Happy Birthday, Larry Levan

In honor of what would have been Larry Levan’s 67th birthday, I’m posting an article that originally ran at Pitchfork about Levan’s lasting influence, which emanated far beyond the parking garage walls of the Paradise Garage to the wastelands of suburbia.

The Larry Levan Bump: How the Legendary Paradise Garage DJ Ignited Some of the ‘80s Biggest Hits

Before songs like Talking Heads’ “Once in a Lifetime” and Pat Benatar’s “Love Is a Battlefield” became era-defining hits, they were favorites at Larry Levan’s Paradise Garage. By Andy Beta.

In March 2013, followers of the Paradise Garage Bot were baffled. The Twitter account, which sends out links to singles that sainted DJ Larry Levan once spun at the hallowed New York City club, had just posted Rick Astley’s infamous “Never Gonna Give You Up”, which hit #1 in the U.S. in March 1988—six months after the Paradise Garage closed its doors in September 1987. Was this automatic bot Rickrolling its followers all of a sudden?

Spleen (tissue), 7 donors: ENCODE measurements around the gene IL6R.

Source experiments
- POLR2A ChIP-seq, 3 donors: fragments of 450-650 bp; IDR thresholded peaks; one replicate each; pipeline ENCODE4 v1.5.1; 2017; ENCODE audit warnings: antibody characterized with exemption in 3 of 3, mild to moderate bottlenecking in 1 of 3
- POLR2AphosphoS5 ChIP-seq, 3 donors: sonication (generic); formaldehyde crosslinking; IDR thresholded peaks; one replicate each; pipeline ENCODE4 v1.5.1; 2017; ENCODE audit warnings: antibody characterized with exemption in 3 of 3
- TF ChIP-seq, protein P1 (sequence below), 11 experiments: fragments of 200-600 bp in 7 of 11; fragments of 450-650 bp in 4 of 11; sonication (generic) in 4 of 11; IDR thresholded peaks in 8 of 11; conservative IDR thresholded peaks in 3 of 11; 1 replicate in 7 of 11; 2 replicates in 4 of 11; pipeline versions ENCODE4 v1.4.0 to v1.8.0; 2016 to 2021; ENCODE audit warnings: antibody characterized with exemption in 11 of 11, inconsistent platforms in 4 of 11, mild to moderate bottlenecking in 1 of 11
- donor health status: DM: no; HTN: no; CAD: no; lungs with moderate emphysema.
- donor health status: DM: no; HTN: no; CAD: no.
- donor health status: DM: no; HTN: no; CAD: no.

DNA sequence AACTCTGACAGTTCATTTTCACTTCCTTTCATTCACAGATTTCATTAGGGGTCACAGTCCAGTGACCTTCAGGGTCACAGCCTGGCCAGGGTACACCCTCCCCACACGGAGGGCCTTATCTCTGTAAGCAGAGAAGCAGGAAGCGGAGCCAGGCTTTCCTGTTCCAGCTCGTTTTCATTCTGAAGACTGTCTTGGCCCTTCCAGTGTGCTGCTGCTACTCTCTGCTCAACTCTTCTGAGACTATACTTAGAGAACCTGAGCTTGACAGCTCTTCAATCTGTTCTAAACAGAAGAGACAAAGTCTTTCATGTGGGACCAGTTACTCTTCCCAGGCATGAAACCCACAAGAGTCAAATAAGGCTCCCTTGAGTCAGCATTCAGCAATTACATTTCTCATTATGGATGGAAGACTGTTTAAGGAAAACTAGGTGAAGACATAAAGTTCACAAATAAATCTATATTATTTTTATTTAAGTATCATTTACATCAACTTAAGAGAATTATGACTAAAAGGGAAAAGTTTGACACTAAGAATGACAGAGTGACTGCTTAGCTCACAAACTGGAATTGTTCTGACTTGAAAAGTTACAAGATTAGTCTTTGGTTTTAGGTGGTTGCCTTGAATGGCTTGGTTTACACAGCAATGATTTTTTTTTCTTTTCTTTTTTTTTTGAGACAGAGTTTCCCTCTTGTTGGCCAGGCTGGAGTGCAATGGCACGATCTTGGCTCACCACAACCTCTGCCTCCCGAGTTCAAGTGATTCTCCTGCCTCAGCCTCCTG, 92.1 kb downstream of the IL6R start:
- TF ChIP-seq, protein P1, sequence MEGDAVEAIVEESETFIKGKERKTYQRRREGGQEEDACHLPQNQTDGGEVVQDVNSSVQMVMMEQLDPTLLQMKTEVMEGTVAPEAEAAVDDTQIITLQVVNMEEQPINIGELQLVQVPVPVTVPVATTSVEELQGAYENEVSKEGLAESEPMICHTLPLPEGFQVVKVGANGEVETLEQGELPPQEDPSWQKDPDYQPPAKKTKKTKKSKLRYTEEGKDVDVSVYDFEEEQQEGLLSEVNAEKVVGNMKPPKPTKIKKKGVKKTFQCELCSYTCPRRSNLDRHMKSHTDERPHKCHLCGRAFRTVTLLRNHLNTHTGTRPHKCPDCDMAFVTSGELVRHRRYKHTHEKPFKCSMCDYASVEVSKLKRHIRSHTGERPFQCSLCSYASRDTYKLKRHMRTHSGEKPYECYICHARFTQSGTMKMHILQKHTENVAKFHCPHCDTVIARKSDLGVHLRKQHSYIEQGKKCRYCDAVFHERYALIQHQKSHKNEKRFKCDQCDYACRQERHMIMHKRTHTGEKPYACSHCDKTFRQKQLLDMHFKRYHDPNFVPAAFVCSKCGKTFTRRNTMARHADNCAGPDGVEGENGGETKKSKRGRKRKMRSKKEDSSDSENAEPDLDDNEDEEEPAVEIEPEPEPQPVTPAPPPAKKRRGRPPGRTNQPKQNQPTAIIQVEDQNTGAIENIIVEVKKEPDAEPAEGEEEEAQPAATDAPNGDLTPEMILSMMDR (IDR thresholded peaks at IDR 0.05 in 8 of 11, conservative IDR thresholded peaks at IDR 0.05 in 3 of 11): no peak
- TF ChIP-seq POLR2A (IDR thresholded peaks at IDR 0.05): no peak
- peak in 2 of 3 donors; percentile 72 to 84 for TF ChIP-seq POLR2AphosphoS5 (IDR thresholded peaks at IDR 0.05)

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Where to Start with West End Records

West End

“It’s impossible to overstate the importance of West End Records, not just in disco but in hip-hop and house as well, thanks to a roster that drew from soul, R&B, gospel, and funk. West End fueled the sound of both the Paradise Garage and Studio 54, and launched the careers of many pioneering remixers. Some of the headiest early work from Tom Moulton, largely credited with inventing the remix, was for the label. Other luminaries and legends abound under the West End name: Larry Levan, Tee Scott, Walter Gibbons, François Kevorkian, and Arthur Russell, with one of his earliest dance-music productions.”

Last month I paid a little tribute to Mel Cheren and West End Records. Those hot pink sleeves really jump off the record shelves still. Also be sure to check out the immersive West End issue from the heads over at Love Injection.

Where to Start with West End Records, for Pitchfork.